So love has already won. God’s love has already conquered his justice because the good God does graciously justify the wicked at immeasurable cost for the most undeserving (Romans 3:26).

Future and final judgment is yet to come as a fulfilment of the judgment now that has already taken place. At the cross, Christ has borne sins already for those who believe and condemned all those who reject him. So when he appears a second time, it will not be again to bear sins, but to bring salvation to those waiting and final judgment to whoever does not believe.

Romans 1:18: For the wrath of God is revealed from heaven against all ungodliness and unrighteousness of men, who by their unrighteousness suppress the truth.

John 3:18: Whoever believes in him is not condemned, but whoever does not believe is condemned already, because he has not believed in the name of the only Son of God.

The last judgment has already been pronounced over the one who either believes or rejects Christ. This is because Jesus’ first coming and dying on the cross was, in a very real sense, the final judgment:

John 9:39: Jesus said, "For judgment I came into this world, that those who do not see may see, and those who see may become blind."

John 12:31 Now is the judgment of this world; now will the ruler of this world be cast out.

God has reconciled all things in Christ (already) because final judgment and salvation happened at the cross.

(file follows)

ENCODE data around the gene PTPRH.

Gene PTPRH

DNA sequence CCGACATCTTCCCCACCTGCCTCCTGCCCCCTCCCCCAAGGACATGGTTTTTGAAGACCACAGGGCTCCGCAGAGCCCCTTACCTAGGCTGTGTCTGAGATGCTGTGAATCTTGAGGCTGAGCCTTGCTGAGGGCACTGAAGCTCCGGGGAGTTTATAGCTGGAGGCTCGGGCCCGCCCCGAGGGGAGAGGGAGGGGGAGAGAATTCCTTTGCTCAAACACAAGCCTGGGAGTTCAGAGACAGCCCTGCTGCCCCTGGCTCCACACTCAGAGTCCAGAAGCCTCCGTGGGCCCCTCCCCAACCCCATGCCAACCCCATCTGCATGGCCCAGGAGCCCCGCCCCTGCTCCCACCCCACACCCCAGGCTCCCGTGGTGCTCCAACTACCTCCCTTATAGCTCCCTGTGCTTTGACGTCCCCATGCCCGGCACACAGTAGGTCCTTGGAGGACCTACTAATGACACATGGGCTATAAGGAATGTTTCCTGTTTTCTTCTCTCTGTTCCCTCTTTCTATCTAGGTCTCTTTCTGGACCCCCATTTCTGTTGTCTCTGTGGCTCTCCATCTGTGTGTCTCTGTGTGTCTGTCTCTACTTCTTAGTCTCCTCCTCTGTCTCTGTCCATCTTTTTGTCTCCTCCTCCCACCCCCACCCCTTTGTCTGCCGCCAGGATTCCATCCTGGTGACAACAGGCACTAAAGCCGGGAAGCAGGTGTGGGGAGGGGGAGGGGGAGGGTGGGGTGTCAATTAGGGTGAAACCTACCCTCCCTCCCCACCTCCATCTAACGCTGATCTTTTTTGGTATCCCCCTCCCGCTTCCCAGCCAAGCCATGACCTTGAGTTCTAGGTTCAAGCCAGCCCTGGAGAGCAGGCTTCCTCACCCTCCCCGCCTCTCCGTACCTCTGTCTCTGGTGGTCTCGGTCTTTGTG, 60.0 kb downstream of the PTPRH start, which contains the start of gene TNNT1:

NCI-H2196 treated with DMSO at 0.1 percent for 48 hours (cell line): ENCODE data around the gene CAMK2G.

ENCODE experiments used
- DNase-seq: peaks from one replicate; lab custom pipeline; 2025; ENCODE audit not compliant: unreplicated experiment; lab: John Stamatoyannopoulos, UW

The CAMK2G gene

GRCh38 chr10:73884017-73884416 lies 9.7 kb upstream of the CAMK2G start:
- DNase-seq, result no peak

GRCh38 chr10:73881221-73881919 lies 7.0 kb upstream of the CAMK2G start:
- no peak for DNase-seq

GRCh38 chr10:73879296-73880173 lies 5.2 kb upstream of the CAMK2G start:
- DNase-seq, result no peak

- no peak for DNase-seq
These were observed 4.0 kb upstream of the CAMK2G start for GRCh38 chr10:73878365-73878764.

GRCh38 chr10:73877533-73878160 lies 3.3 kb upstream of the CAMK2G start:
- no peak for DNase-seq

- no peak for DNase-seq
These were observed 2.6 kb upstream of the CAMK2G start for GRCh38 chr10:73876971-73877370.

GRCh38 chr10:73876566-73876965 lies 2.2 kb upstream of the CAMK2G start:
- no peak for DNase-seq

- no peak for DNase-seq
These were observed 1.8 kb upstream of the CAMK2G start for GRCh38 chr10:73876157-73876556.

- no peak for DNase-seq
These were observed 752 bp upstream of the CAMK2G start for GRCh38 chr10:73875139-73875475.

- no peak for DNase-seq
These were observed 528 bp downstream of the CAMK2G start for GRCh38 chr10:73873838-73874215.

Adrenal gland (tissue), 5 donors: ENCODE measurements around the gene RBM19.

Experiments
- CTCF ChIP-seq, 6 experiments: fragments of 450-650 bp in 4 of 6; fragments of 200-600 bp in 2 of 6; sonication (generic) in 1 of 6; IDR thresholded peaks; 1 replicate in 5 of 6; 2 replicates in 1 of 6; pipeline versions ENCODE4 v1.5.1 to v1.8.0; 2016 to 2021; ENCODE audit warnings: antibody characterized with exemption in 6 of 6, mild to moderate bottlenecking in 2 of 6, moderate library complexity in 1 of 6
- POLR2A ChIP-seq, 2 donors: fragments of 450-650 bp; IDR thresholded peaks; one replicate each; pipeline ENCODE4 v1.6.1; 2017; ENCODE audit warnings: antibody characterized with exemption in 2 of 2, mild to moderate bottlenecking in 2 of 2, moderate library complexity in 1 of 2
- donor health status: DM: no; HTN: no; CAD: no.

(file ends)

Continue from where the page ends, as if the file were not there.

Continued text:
5. God is the God who will reconcile evil through eternal judgment

Judgment remains a future reality because, though at the cross Jesus permanently condemned sin, the world and Satan, he nonetheless presently waits to implement his final reign over them. God will effect a final unification of all things in Christ, including evil elements in creation.

Ephesians 1:9-10  making known to us the mystery of his will, according to his purpose, which he set forth in Christ  (10)  as a plan for the fullness of time, to unite all things in him, things in heaven and things on earth.

Eternal hell, reserved for the devil and all those who follow him, is not evil in itself because of the simple fact that God’s retributive justice is both good and right. In this sense, everlasting punishment restores the moral order in creation because it balances wickedness with punishment, and so actually cancels evil because ‘good’ fully and finally triumphs.

We have said that just punishment of wrong reconciles it to God because his righteousness reigns over it; it restores evil to good; it disarms rebellion to peace. Consequently, eternal retribution is a permanent solution to the problem of evil.

But God’s judgment is actually a loving act and is consistent with the God who is both love and light. As C. S. Lewis argued, it is good for evil to be judged because for it to otherwise evade retributive justice would in fact excuse what is wrong, thus perpetuating evil. So God’s judgment of evil is an act of love towards his creation as well as to himself.

As a result, God’s judgment advances his glory because it brings a final reconciliation of the goodness of all things. In this sense, a full and true universal reconciliation of all things to God is fulfilled as much through God’s final and eternal judgment as it is through his everlasting mercy. 



These notes have borrowed significantly from the excellent lecture material prepared by Rob Smith, Sydney Missionary Bible College, Eschatology, 2010.